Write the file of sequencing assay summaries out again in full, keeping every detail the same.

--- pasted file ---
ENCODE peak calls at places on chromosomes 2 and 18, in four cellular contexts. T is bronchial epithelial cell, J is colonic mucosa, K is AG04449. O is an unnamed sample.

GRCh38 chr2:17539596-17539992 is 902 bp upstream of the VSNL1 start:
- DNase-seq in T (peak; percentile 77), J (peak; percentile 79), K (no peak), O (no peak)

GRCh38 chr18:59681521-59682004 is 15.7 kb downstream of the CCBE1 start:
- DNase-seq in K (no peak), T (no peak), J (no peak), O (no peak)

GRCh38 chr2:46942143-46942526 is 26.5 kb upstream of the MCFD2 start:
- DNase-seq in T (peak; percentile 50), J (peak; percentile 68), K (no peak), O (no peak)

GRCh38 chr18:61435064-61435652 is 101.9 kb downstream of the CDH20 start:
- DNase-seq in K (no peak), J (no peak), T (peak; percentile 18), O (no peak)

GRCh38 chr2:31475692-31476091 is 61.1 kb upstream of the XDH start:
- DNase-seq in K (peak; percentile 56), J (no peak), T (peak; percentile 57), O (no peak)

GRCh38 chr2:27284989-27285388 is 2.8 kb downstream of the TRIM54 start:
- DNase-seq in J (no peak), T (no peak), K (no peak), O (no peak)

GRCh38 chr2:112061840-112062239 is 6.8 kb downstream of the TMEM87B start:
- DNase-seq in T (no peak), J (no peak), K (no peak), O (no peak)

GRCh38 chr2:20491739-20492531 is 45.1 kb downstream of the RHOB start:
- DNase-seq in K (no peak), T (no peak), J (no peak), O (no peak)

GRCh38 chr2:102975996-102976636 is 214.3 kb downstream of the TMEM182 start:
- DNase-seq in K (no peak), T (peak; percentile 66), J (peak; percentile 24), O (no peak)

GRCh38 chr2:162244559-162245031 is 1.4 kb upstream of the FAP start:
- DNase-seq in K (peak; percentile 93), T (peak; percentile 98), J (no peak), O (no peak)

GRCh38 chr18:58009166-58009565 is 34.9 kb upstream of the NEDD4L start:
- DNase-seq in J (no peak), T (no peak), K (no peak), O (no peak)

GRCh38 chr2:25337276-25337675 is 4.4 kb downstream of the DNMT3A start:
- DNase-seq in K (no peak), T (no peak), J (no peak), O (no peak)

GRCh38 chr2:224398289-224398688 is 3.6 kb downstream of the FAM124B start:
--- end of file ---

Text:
ENCODE peak calls at places on chromosomes 2 and 18, in four cellular contexts. T is bronchial epithelial cell, J is colonic mucosa, K is AG04449. O is an unnamed sample.

GRCh38 chr2:17539596-17539992 is 902 bp upstream of the VSNL1 start:
- DNase-seq in T (peak; percentile 77), J (peak; percentile 79), K (no peak), O (no peak)

GRCh38 chr18:59681521-59682004 is 15.7 kb downstream of the CCBE1 start:
- DNase-seq in K (no peak), T (no peak), J (no peak), O (no peak)

GRCh38 chr2:46942143-46942526 is 26.5 kb upstream of the MCFD2 start:
- DNase-seq in T (peak; percentile 50), J (peak; percentile 68), K (no peak), O (no peak)

GRCh38 chr18:61435064-61435652 is 101.9 kb downstream of the CDH20 start:
- DNase-seq in K (no peak), J (no peak), T (peak; percentile 18), O (no peak)

GRCh38 chr2:31475692-31476091 is 61.1 kb upstream of the XDH start:
- DNase-seq in K (peak; percentile 56), J (no peak), T (peak; percentile 57), O (no peak)

GRCh38 chr2:27284989-27285388 is 2.8 kb downstream of the TRIM54 start:
- DNase-seq in J (no peak), T (no peak), K (no peak), O (no peak)

GRCh38 chr2:112061840-112062239 is 6.8 kb downstream of the TMEM87B start:
- DNase-seq in T (no peak), J (no peak), K (no peak), O (no peak)

GRCh38 chr2:20491739-20492531 is 45.1 kb downstream of the RHOB start:
- DNase-seq in K (no peak), T (no peak), J (no peak), O (no peak)

GRCh38 chr2:102975996-102976636 is 214.3 kb downstream of the TMEM182 start:
- DNase-seq in K (no peak), T (peak; percentile 66), J (peak; percentile 24), O (no peak)

GRCh38 chr2:162244559-162245031 is 1.4 kb upstream of the FAP start:
- DNase-seq in K (peak; percentile 93), T (peak; percentile 98), J (no peak), O (no peak)

GRCh38 chr18:58009166-58009565 is 34.9 kb upstream of the NEDD4L start:
- DNase-seq in J (no peak), T (no peak), K (no peak), O (no peak)

GRCh38 chr2:25337276-25337675 is 4.4 kb downstream of the DNMT3A start:
- DNase-seq in K (no peak), T (no peak), J (no peak), O (no peak)

GRCh38 chr2:224398289-224398688 is 3.6 kb downstream of the FAM124B start: